The city of New Orleans is a place like no other. A unique amalgamation of different cultures, the town boasts a variety of architecture, food, music, drinks and dialects. It is simultaneously old and modern, rich and poor and never, ever dull. From sipping Sazeracs in the French Quarter to watching the Saints play, there is something for everyone in the Big Easy and that is largely due to the diversity of cultures to be found there.
Unfortunately, there is just one culture that is forbidden there: Southern culture.
Though the southern city embraces (nearly) all cultures and ideas, they have grown remarkably intolerant of those who wish to honor and remember the Southern heroes who fought in the- yes, I’ll say it- war of Northern aggression.
Recently, PolitiStick reported on the shameful cultural jihad waged against the Confederacy by New Orleans’ own city council.
Earlier this month, New Orleans’ city council voted to remove Confederate monuments to its heroes in order to cower to the political correctness bullies.
This includes a famous statue of Robert E. Lee that has stood for 131 years.
The council approved the removal of the city’s treasures with a 6-1 vote. The only holdout was Councilwoman Stacy Head who lamented, “I asked for a compromise multiple times. But that compromise was not given any chance.”
The council’s vote was supposed to force the removal of the Lee statue, a statue of Southern hero Pierre Gustave Touting Beauregard, a statue of Confederate President Jefferson Davis and an obelisk honoring the Crescent City White League.
After the vote on Thursday, Democrat Mayor Mitch Landrieu celebrated and claimed that it was time to “reckon with our past.”
“The time surely comes when (justice) must and will be heard,” Landrieu told the council before the vote. “Members of the council, that day is today. The Confederacy, you see, was on the wrong side of history and humanity.”
Though the city council acted shamefully in voting to disregard their city’s heritage, a lawsuit now threatens the removal of these historical landmarks.
Three historical preservation organizations and the New Orleans chapter of the Sons of Confederate Veterans have filed a suit to halt the removal of the statues, claiming that the land over which three of the statues reside are not owned by the city and that state and federal laws prohibit the removal of the statues.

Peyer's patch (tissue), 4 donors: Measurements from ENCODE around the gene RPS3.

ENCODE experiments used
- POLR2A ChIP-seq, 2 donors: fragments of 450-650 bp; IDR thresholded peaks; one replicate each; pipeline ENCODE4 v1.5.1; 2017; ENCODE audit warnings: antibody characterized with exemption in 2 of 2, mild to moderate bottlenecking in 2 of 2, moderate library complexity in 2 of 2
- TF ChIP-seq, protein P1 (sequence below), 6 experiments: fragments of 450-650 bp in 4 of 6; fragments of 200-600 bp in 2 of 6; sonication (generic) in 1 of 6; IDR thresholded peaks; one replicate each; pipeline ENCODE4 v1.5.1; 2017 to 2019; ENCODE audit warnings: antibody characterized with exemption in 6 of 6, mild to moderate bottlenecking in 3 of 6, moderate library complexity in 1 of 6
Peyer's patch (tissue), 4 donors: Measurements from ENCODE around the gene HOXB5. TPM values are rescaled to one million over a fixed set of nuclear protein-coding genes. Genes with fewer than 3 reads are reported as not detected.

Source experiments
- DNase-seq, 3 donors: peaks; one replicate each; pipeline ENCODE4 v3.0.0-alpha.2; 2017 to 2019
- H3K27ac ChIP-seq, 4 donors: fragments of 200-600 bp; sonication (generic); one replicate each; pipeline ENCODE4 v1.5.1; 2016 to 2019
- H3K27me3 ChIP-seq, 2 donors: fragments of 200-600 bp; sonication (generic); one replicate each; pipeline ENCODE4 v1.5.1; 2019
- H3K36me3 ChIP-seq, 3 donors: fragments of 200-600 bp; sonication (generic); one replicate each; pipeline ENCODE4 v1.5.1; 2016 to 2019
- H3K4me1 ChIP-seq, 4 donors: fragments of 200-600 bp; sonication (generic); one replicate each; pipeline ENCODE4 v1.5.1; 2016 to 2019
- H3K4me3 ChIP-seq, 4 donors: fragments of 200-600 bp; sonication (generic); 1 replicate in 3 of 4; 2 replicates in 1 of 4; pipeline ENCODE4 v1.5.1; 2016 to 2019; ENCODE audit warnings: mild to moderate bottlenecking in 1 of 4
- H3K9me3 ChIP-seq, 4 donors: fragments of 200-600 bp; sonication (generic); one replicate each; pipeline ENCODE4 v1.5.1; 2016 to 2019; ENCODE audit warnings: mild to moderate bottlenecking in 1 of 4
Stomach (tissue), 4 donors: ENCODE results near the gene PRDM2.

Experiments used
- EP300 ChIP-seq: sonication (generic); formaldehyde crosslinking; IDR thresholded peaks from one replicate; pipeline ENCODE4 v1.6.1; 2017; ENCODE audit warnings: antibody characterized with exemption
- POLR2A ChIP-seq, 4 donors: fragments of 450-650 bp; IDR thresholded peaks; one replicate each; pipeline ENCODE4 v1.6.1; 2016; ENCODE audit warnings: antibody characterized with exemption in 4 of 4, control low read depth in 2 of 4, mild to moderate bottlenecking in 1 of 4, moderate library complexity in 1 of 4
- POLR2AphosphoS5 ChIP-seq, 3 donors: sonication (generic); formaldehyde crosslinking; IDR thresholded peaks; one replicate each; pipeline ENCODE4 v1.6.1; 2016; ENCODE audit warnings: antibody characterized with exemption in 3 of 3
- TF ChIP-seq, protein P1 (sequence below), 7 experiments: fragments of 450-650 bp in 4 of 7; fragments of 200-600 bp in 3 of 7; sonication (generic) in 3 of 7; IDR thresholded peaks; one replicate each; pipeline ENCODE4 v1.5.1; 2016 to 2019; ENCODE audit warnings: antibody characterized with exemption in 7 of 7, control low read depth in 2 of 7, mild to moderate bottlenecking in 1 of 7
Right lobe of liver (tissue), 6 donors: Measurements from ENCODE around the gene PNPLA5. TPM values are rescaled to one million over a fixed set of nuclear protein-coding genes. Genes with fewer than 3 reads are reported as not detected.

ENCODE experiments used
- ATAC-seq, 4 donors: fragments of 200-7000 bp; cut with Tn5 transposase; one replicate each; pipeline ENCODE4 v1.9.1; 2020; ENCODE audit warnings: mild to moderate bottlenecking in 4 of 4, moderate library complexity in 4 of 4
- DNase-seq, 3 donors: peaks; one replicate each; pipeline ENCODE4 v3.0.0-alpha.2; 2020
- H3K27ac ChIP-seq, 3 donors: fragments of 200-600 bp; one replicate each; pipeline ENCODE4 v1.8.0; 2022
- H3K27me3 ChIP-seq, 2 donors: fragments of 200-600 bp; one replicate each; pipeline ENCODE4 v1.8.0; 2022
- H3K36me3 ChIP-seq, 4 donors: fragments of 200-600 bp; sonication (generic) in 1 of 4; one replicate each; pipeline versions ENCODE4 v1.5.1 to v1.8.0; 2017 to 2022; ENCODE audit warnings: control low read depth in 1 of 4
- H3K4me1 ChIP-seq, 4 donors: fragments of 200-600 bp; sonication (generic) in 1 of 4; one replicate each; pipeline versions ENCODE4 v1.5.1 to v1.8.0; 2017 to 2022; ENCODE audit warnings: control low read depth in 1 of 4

“Regardless whether the Civil War era is regarded as a catastrophic mistake or a noble endeavor, it is undeniably a formative event in the history of Louisiana,” the suit stated. “It is the source of much of the cultural heritage” of the city and state, it added, “including countless novels, short stories, plays, monuments, statues, films, stories, songs, legends and other expressions of cultural identity.”
The city is relying upon a flimsy legal argument that gives the city the power to remove things considered a “nuisance.”
As the statues have stood for decades and even 100+ years in some cases, one can hardly make the claim that these statues have posed a “nuisance.”
Further, the lawsuit is rather clever as it also includes the Department of Transportation as the DOT has paid for street repair work which the lawsuit alleges have already damaged the monument. The suit also has halted the removal of the statues by claiming that they are historical parts of the nearby streetcar lines- a legal move that may not pan-out, but will force a more-lengthy review process and buy time for substantive legal discussions before the removal of the statues.
The 51-page suit pulls no legal punches as it also alleges that the Lee and Beauregard statues are on the National Register of Historic Places and that state laws also prohibit the removal of statues dedicated to military history and veterans.
It’s common to view complex legal maneuverings as hindrances to commonsense, but in this case, it seems clear that the complex legal nuances might just be the best chance for proud Southerners to hold onto their heritage and culture that remains constantly under siege by the politically correct crowd who speaks a great deal about the value of diversity, but remains remarkably intolerant to diversity of opinions.